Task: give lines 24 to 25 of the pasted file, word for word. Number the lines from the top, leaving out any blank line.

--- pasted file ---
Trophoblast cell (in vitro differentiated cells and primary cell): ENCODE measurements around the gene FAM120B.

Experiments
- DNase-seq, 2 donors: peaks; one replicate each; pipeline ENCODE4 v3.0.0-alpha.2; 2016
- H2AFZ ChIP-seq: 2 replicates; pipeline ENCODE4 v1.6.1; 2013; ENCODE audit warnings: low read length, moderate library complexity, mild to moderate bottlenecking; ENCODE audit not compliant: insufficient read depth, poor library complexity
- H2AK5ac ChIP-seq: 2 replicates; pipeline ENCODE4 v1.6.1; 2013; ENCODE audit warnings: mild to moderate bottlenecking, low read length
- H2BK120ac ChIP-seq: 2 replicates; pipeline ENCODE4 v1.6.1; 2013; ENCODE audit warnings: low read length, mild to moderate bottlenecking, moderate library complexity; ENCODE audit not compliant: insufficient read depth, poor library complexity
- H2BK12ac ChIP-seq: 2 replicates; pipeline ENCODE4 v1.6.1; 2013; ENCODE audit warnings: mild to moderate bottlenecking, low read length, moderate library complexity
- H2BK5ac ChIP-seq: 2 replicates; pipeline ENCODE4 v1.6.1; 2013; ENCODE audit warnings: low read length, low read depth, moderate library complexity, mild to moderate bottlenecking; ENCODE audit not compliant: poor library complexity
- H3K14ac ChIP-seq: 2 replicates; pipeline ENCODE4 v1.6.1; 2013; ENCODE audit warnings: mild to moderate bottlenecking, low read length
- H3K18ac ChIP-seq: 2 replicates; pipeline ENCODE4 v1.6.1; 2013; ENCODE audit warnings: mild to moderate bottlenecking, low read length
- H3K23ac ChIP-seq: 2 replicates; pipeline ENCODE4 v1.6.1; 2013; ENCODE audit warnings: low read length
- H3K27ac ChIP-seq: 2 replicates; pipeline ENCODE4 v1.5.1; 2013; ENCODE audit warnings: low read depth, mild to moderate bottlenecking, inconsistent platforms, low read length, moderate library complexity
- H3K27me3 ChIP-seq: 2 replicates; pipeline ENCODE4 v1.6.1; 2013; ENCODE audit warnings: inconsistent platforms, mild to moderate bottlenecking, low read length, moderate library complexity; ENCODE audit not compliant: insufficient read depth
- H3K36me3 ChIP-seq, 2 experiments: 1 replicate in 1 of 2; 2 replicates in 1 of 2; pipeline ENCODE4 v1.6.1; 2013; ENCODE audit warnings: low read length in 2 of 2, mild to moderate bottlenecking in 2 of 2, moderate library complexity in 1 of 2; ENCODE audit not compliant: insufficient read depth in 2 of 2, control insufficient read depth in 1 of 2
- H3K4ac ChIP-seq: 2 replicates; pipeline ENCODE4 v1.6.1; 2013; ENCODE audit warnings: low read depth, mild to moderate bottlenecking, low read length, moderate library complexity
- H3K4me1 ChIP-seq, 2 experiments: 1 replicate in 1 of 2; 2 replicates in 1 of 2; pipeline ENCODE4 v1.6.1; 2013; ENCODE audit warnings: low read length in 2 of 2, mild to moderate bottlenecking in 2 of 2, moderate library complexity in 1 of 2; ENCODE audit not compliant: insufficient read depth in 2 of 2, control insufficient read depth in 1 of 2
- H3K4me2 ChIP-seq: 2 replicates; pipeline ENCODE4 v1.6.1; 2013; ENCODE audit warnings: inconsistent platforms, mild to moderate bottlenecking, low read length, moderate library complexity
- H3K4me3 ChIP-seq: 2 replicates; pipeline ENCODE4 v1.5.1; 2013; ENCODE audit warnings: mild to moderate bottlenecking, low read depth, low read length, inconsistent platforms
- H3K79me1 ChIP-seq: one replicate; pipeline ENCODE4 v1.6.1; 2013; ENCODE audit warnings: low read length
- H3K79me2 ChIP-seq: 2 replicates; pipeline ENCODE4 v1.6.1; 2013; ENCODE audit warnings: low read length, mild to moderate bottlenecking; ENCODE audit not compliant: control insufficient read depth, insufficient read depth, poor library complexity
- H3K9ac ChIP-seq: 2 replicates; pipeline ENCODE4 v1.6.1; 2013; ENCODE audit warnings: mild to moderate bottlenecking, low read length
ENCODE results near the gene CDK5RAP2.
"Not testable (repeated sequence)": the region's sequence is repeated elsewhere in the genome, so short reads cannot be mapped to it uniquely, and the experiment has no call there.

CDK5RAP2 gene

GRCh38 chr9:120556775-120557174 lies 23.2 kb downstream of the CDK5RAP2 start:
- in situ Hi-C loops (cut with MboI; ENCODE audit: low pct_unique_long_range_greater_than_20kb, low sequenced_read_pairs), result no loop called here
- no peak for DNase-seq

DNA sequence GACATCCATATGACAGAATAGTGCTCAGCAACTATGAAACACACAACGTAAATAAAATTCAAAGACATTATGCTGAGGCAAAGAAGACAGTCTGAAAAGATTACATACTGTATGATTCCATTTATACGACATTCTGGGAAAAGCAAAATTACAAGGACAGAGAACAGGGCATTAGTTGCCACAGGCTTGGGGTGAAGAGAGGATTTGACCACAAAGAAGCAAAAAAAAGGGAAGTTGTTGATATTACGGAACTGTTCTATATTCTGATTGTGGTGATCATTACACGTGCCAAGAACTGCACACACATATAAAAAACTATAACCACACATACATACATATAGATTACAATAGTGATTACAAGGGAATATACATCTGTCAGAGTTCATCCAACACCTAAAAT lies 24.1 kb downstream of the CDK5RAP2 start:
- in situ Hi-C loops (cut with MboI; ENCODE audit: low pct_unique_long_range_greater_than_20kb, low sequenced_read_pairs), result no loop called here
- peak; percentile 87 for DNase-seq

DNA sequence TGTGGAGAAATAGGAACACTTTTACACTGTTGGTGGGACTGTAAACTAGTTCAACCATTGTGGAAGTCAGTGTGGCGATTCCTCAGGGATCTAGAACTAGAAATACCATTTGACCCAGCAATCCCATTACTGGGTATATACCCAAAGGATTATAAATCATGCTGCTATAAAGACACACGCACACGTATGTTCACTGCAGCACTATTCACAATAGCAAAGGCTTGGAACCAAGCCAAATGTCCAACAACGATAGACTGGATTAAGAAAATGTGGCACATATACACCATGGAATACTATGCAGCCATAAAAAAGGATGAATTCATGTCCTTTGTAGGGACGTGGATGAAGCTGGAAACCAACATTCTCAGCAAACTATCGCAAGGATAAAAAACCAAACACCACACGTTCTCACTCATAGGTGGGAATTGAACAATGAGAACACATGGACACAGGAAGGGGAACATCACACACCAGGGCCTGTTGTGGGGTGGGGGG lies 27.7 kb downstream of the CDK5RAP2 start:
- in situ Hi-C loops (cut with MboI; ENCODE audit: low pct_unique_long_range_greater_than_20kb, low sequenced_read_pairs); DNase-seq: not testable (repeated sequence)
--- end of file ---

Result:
CDK5RAP2 gene

GRCh38 chr9:120556775-120557174 lies 23.2 kb downstream of the CDK5RAP2 start: